Lone Pine Orders

Meritless lawsuits are a common frustration in mass tort litigation. Whenever hundreds or thousands of cases are joined together, there are bound to be a few frivolous ones in the pile. However, this problem has been compounded by misleading lawyer advertising designed to both terrify and entice the public, as well as the advent of litigation-driven, junk science. Fortunately, defendants can try to winnow down these lawsuits through a Lone Pine order. This article discusses the history of Lone Pine orders, including recent cases in which they have been utilized.

“Of all the trees we could’ve hit, we had to get one that hits back.”

J.K. Rowling


Some courts, often in toxic tort cases with massive numbers of plaintiffs (and defendants), have utilized a procedure referred to as a Lone Pine order to require the plaintiffs to provide basic facts in the form of expert reports early in the case—or run the risk of dismissal.[1] This concept originated from a New Jersey case, Lore v. Lone Pine Corp.,[2] which involved property damage and personal injury claims arising out of exposure to polluted waters from the Lone Pine Landfill. Plaintiffs sued more than 400 defendants and, to streamline the case, the court entered a case management order requiring plaintiffs to prove certain facts early in the case, including proof of causation of injury. Plaintiffs were ordered to provide (1) facts establishing their exposure to alleged toxic substances from the site and (2) reports from treating physicians or other experts to support injury and causation.[3]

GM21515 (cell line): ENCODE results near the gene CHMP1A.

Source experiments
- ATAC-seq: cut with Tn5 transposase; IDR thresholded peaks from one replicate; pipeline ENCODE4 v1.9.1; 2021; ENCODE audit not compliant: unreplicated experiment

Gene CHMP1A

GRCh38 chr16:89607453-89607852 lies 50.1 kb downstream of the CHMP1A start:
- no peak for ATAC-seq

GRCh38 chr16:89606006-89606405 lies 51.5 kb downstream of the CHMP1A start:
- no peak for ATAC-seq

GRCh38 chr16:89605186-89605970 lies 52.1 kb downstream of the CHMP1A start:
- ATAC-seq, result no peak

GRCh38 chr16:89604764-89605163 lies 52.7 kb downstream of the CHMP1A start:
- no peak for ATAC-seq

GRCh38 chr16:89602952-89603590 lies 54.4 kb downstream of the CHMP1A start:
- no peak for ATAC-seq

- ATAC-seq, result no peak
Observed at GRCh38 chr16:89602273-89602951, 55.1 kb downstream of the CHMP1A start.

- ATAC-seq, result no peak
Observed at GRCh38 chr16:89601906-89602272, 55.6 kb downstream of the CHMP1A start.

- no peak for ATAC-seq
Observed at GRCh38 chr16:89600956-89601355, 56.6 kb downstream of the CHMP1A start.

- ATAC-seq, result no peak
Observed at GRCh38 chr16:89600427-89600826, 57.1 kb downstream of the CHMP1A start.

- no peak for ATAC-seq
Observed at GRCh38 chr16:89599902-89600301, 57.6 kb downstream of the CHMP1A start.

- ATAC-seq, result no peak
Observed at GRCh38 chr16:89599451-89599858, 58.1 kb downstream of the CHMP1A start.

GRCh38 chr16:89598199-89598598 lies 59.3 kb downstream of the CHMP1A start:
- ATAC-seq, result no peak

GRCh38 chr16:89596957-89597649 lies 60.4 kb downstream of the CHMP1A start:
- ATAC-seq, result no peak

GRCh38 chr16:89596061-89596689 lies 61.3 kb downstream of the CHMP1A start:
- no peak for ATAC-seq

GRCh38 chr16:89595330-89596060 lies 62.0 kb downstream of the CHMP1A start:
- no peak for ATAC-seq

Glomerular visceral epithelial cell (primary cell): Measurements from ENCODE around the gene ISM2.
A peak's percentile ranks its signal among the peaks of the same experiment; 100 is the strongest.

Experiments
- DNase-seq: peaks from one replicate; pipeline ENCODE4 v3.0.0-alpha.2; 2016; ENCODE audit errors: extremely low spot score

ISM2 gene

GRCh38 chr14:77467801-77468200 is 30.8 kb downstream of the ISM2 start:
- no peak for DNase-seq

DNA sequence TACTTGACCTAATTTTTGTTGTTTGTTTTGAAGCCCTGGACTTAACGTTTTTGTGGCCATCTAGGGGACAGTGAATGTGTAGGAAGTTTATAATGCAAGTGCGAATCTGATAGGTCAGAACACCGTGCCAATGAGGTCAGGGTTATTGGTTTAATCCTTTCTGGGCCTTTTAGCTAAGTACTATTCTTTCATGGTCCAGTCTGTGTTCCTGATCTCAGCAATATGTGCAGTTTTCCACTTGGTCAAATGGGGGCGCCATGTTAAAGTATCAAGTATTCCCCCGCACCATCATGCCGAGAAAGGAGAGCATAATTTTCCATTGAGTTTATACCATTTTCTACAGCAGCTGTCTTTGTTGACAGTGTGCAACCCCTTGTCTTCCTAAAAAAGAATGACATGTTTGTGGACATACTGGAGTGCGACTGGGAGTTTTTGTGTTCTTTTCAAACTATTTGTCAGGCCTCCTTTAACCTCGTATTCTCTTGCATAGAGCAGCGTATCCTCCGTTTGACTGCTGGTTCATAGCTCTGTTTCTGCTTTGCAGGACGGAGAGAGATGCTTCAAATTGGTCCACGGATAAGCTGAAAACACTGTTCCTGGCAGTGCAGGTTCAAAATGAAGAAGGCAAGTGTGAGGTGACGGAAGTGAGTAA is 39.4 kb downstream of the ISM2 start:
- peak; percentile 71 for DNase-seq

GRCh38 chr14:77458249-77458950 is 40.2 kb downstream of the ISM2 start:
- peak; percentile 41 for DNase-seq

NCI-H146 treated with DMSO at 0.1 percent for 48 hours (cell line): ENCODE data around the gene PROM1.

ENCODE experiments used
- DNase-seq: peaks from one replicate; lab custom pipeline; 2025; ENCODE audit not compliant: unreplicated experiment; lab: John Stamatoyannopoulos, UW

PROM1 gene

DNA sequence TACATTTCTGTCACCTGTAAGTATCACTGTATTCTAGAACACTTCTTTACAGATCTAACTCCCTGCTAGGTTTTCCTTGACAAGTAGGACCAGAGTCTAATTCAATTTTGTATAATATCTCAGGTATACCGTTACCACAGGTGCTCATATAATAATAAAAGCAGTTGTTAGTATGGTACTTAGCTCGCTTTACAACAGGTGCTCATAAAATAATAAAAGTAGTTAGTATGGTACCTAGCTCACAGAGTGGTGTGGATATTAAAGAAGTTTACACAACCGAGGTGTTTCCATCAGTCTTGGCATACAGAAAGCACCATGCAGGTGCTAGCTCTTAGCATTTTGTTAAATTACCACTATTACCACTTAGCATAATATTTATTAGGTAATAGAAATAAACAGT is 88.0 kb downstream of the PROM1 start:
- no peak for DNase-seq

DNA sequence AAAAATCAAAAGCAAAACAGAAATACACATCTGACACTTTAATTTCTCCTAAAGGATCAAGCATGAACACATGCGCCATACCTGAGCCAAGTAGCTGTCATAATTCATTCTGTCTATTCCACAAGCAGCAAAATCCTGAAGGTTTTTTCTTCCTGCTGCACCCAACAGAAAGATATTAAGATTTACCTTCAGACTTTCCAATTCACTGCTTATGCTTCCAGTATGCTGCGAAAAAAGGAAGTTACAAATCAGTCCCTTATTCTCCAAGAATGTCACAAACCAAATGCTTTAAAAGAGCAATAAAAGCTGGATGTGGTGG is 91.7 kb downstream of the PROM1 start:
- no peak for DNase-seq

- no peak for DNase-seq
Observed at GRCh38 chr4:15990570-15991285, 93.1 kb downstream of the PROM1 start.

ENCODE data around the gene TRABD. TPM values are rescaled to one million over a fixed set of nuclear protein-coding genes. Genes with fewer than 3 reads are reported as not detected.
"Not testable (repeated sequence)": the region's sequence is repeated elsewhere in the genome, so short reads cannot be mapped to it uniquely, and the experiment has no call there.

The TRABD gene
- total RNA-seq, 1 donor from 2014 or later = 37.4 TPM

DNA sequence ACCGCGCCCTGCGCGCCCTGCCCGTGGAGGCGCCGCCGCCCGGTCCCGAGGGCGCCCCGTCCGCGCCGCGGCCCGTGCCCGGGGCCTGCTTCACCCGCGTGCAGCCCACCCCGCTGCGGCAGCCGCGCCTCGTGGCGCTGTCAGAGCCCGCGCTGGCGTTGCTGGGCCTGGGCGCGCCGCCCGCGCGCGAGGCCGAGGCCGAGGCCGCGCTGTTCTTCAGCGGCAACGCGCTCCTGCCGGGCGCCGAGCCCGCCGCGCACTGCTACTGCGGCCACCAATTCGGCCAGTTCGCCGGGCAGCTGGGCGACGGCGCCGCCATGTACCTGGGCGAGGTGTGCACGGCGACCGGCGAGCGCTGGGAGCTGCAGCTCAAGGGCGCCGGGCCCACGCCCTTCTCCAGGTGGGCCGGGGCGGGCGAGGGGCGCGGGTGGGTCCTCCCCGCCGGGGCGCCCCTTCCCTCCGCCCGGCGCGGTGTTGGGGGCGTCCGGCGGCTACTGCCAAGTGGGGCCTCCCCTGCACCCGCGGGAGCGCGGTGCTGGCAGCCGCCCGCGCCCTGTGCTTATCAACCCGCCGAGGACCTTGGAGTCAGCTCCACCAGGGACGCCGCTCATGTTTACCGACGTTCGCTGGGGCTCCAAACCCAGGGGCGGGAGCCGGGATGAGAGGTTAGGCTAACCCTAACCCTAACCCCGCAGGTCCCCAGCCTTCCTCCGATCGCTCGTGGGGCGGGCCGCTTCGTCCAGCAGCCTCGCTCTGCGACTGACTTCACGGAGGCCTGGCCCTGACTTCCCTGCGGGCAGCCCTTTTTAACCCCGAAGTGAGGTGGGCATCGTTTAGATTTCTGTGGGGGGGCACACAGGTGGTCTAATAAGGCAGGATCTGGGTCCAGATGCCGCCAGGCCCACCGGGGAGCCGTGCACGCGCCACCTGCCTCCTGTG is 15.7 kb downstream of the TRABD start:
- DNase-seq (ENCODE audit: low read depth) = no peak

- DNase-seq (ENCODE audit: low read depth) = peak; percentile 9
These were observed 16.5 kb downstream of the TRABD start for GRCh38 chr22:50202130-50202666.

Lone Pine orders are designed to identify and cull potentially meritless claims and streamline litigation in the mass tort environment.[4] Courts have increasingly recognized that “Lone Pine orders may not be appropriate in every case and, even when appropriate, they may not be suitable at every stage of the litigation.”[5] The propriety of entering a Lone Pine order usually involves the following factors: (1) posture of the action, (2) the “peculiar case management needs presented,” (3) external agency decisions, (4) availability of other procedures provided by federal rules or statutes, and (5) the type of injury alleged by the plaintiffs and its cause.[6]